04 October 2015, Lagos – The Chief Executive Officer of Egbin Power Plc, Mr. Dallas M. Peavey, has raised the alarm that the continued presence of illegal occupants at the company’s facilities is threatening the smooth operation of the 1,320-megawatt capacity plant.
Peavy also said in a statement yesterday that the presence of the former staff of the defunct Power Holding Company of Nigeria, PHCN, in the company’s Housing Estate had constituted a major challenge to ensuring sustained transformation as well as security of lives and property on the plant,
Peavey noted that Egbin whose sustained 1,100mw generation is driving recent increase in the nation’s power supply faces a huge setback from the current housing constraints due to the illegal occupants who were former employees of the defunct Power Holding Company of Nigeria, PHCN.
Commissioned in 1985 as part of the Egbin Power facility, the Egbin Housing Estate was designed to provide accommodation for employees to promote staff welfare and enhanced productivity.
The Complex is currently being upgraded by Egbin Power’s new management as major repairs of the schools within the estate had been concluded and there is an ongoing overhaul of the recreational centres and housing units.
According to Peavey, the illegitimate residents, their wards and certain groups in the community have been linked with plans to disrupt the operations of the plant and other misdemeanors such as incidences of rape, robberies and vandalism that are already occurring on the facility.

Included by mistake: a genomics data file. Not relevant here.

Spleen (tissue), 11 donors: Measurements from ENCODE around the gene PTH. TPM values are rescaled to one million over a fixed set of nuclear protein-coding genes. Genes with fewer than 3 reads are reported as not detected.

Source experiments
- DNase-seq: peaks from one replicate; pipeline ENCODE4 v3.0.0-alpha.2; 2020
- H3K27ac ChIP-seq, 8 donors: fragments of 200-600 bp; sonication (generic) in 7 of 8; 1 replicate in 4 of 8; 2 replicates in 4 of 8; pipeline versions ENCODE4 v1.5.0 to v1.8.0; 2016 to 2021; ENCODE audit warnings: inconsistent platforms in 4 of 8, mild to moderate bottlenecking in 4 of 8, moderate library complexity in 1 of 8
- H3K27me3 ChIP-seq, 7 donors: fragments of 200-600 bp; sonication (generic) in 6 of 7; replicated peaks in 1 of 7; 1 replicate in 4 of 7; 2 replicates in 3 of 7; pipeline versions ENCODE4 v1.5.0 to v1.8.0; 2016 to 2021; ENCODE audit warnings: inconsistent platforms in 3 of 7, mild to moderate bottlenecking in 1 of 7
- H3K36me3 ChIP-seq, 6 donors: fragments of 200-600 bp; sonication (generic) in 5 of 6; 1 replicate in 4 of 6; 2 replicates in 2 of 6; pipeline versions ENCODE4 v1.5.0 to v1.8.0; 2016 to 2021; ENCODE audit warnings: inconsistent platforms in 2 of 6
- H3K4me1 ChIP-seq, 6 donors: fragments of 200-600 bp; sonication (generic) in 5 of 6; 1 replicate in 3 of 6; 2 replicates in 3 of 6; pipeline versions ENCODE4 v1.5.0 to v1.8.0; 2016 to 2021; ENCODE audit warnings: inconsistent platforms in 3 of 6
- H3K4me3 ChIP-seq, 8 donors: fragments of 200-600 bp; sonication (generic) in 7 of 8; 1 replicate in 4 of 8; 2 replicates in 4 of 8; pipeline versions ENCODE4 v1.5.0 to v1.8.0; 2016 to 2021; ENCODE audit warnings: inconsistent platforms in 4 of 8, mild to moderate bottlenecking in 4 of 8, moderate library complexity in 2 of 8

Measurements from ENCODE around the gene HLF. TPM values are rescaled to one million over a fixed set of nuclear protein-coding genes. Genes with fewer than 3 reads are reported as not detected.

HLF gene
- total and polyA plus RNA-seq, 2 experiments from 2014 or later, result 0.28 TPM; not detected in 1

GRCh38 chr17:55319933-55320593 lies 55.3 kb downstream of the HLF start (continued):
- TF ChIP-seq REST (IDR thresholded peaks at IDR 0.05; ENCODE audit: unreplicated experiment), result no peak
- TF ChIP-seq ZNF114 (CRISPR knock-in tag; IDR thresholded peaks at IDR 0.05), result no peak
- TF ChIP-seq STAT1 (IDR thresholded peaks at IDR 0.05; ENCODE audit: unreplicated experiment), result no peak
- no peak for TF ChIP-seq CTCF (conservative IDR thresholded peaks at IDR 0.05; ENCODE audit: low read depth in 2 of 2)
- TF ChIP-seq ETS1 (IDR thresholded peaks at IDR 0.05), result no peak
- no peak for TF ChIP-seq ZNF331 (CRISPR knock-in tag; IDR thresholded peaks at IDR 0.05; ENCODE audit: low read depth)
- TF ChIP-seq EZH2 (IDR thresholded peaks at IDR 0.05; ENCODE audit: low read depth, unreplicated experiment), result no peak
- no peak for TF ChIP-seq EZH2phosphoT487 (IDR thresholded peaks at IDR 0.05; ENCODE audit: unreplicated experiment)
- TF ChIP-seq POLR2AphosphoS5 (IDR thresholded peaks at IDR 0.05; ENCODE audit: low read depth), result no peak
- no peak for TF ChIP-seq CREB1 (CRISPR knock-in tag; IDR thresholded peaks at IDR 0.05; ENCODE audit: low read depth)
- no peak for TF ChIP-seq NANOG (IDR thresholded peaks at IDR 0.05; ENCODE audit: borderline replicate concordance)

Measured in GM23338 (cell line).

“The illegal occupants are not documented and this is a huge risk in an enclosed environment. Outcomes from various investigations show that some of the criminal and untoward acts perpetrated in the estate have been traced to individuals linked to some of the former PHCN staff most of whom have either retired or transferred about 8years ago but have refused to vacate the Estate after being served quit notices for over two years now.
“They continue to harass our staff and issue threats of major disruptions to the facility. The situation deserves immediate national attention considering the strategic role Egbin plays in the power sector. We therefore appeal to law enforcement agencies to urgently address the situation which may result in sabotage to the plant,” he said.
The Egbin CEO said the housing constraint was taking its toll on the technical personnel and engineers who work on shift and on-call duty.
He explained that no fewer than 150 staff are being denied accommodation by the situation, a development he added had led to endless cases of “trauma and impeded productivity” in the company.
“Most of the technical personnel and engineers who work on shift and on-call duty have had to seek accommodation outside the company’s facility and now find it difficult to attend to call duties especially when it occurs at odd hours. Employees on shift duty operations that end late in the night encounter several security risks on their way home.
“About 150 of our employees and their families are being denied accommodation as a result of the illegal occupants. We have staff crowded into apartments whilst the current occupants who have since been paid their severance packages and entitlements refuse to vacate the official quarters. We have about 16 graduate engineers crammed into a 3 bedroom, with many more staff and their families being dislodged. Obviously, their prolonged illegal stay is stretching the existing maintenance facilities meant for the legal occupants.
“We are calling for the prompt intervention of the government and law enforcement agencies to address the situation to ensure adequate security of lives and property, and most importantly, sustained transformation in Egbin,” he stated.
*Ejiofor Alike – Thisday